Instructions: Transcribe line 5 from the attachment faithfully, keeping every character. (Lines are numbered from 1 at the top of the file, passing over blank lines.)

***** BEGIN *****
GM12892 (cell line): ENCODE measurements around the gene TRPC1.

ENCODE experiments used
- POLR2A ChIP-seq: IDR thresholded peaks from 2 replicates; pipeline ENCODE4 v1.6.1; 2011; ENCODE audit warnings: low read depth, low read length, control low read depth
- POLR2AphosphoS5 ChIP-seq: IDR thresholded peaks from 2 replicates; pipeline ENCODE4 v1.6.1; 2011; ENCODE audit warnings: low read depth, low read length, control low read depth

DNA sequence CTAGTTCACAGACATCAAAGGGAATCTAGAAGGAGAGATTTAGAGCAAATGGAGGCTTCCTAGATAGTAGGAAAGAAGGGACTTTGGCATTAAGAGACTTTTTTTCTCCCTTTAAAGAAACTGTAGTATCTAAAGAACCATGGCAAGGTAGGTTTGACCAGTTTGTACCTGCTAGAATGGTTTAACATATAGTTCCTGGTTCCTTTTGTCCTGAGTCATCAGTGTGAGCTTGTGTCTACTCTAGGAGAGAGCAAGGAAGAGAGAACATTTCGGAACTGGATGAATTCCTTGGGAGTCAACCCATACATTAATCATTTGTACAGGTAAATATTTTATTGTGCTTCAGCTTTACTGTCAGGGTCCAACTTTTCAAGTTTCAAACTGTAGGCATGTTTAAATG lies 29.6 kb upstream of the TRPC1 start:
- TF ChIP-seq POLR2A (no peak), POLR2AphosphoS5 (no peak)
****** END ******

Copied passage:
DNA sequence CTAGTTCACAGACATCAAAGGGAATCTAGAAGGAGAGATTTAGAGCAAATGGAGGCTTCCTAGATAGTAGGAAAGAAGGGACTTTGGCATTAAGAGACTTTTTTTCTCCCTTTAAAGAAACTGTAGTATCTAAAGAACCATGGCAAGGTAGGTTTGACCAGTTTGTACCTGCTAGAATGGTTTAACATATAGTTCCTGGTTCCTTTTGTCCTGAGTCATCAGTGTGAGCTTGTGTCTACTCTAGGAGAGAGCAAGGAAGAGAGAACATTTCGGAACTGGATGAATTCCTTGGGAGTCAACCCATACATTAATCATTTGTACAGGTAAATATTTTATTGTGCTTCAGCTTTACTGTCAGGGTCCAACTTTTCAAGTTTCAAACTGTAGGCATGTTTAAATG lies 29.6 kb upstream of the TRPC1 start: